In Dean Acheson's 1969 Pulitzer Prize-winning memoir of his years in the State Department (1941-1953), Present at the Creation, he wrote, In a sense, the postwar years were a period of creation, for the ordering of which I shared with others some responsibility. Historian James Chace demonstrates in his outstanding biography, Acheson: The Secretary of State Who Created the American World, that as Under Secretary and then as Secretary of State, Acheson was the prime mover behind major U.S. foreign policy initiatives in this period when a new world was being created. Chace considers Acheson the most important figure in American foreign policy since John Quincy Adams, and his book meticulously details why this is so. As Under Secretary of State for Economic Affairs, Acheson faced many challenges. He played a key role in clarifying the language of the Lend-Lease agreement between the U.S and Great Britain, led the State Department's delegation to the Bretton Woods conference where the International Monetary and the World Bank were agreed on, skillfully crafted the Truman Doctrine, and began work on the studies that led to the proposal for a Marshall Plan to assist Europe economically. All of these endeavors required doing a super sales job on Congress.
During his tenure as Secretary of State, he pushed for the security pact which later became known as NATO. In 1950 he and the President decided to treat the North Korean aggression as a local war and thus established a Cold War precedent for fighting a limited war rather than a general war. Acheson backed Truman's dismissal of General Douglas MacArthur for exceeding his authority during the Korean War. And Acheson was never more masterful than when he spent seven days before Senate committees defending administration policy in that matter. Decisions on China, the unification and/or division of Germany, how to assist Japan, and many other policy matters were made which shaped the way much of the world developed for decades. Acheson and State Department employees were attacked mercilessly during this period by Senator Joseph McCarthy and others for alleged disloyalty and losing China. The key to Acheson's achievements and the administration's was that, unlike some other presidents, President Truman did not want to run foreign policy from the White House. Instead, he wanted respect, consultation, and the right to make final decisions. Acheson understood this and never failed to provide him with the personal touches that Truman craved. Acheson was not and ideologue but an intensely pragmatic man, impatient with abstractions. Although he became strongly anti-Communist, he did not have a grand design. After leaving office, his advice was sought by other presidents, Kennedy, Johnson, and even Richard Nixon, who had been one of Acheson's most vociferous critics.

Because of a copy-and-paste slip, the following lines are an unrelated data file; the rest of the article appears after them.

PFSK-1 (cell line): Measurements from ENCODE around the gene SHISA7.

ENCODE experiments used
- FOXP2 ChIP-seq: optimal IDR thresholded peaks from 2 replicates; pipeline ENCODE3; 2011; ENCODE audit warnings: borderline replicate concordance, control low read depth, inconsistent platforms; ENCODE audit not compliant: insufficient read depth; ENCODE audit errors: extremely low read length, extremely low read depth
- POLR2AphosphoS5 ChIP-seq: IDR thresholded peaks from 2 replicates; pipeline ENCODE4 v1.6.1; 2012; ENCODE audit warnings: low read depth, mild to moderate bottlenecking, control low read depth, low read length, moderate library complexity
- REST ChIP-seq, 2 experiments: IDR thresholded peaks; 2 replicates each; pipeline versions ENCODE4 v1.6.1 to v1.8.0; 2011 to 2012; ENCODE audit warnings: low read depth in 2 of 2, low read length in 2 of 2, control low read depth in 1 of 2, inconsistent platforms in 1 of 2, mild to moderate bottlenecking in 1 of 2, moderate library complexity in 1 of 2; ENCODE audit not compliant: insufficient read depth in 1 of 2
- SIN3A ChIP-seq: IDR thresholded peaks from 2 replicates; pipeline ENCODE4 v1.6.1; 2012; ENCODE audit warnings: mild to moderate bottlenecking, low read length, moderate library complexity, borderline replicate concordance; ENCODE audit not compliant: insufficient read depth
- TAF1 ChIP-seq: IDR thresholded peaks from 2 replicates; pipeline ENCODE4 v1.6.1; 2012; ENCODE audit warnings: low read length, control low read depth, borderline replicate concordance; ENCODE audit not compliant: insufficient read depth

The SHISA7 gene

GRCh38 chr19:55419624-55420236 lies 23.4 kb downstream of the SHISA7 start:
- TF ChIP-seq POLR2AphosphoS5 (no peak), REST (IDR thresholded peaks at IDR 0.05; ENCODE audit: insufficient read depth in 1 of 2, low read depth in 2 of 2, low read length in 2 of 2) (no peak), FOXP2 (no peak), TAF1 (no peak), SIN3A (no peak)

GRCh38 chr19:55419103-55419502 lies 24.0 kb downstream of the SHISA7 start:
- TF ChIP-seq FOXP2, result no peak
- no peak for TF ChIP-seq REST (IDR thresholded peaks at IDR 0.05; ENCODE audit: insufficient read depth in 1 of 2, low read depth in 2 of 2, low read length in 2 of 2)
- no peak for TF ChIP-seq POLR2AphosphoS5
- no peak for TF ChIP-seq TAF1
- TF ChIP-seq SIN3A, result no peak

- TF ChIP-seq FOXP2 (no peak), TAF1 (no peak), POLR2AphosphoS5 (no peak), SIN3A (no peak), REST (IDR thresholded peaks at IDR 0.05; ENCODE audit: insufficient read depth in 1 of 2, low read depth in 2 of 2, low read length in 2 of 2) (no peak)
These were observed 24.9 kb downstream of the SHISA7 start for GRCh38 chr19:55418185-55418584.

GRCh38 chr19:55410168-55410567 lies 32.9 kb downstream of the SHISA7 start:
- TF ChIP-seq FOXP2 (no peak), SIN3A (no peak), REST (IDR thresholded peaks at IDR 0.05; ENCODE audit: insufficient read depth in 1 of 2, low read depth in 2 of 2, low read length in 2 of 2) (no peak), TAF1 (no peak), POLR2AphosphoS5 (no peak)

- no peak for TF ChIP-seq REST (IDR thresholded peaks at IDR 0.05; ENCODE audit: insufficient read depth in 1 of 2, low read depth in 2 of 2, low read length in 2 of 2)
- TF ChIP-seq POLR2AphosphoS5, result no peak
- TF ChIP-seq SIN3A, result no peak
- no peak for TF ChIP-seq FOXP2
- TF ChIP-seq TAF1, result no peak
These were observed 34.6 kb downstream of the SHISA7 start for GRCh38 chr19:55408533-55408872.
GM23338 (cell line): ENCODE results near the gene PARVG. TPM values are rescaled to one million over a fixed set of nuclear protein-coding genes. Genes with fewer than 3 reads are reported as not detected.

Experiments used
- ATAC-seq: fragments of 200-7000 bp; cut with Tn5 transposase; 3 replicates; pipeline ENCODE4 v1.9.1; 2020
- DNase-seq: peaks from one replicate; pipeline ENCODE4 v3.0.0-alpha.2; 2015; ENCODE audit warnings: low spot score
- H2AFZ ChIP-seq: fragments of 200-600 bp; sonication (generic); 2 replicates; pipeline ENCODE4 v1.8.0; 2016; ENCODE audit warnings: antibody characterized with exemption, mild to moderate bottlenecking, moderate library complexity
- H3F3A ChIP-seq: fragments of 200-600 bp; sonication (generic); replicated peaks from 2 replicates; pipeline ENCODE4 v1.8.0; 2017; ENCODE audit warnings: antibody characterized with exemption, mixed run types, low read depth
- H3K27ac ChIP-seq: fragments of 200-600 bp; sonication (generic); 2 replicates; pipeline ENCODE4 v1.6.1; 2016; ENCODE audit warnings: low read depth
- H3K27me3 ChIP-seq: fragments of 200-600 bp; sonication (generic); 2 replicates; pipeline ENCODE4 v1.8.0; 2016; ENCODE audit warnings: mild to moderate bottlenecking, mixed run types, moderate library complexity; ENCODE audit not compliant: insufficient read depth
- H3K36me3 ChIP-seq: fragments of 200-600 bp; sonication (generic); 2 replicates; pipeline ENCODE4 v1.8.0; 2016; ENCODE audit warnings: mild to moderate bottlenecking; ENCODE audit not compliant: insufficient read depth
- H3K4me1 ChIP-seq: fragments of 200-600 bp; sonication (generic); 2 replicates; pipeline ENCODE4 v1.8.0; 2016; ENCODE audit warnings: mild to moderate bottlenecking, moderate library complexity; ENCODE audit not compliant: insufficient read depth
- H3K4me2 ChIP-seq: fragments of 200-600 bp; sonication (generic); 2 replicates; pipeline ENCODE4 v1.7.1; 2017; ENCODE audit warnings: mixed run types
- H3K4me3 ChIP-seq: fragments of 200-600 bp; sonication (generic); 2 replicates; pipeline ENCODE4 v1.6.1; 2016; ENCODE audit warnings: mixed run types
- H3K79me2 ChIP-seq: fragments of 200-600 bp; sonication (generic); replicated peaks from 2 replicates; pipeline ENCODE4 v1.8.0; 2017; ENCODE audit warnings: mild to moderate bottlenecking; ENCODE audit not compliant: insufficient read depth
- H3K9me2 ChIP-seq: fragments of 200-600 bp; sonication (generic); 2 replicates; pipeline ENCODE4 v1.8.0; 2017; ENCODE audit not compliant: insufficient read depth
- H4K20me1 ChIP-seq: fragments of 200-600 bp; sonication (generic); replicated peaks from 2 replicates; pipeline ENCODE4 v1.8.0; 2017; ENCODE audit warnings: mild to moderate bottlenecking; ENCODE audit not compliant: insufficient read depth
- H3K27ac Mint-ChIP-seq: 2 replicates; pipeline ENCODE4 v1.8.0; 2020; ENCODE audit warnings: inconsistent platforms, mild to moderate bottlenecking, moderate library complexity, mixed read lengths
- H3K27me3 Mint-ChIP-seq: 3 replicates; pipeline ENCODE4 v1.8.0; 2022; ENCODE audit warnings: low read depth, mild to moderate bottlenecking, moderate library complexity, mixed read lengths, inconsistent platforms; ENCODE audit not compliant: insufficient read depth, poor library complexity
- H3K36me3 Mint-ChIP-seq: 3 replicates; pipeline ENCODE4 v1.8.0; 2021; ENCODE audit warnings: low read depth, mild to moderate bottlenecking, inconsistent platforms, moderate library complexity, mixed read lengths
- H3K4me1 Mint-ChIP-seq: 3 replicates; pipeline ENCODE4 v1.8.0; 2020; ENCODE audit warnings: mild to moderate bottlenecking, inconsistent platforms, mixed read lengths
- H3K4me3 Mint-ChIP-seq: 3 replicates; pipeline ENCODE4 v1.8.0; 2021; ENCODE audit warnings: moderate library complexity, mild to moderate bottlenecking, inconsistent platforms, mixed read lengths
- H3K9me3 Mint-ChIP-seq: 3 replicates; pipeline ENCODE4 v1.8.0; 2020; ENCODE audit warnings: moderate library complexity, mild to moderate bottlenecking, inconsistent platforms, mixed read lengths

Chace's superb study helps to view the private person as well as the public figure, detailing Acheson's early career as a law clerk and the influential relationships in his life, including those with friends and family. Acheson is absorbing reading about an extraordinary, if, at times, controversial, public servant who helped to chart the way through the uncertain foreign policy waters at a crucial point in our history. Roger Bishop is a monthly contributor to BookPage.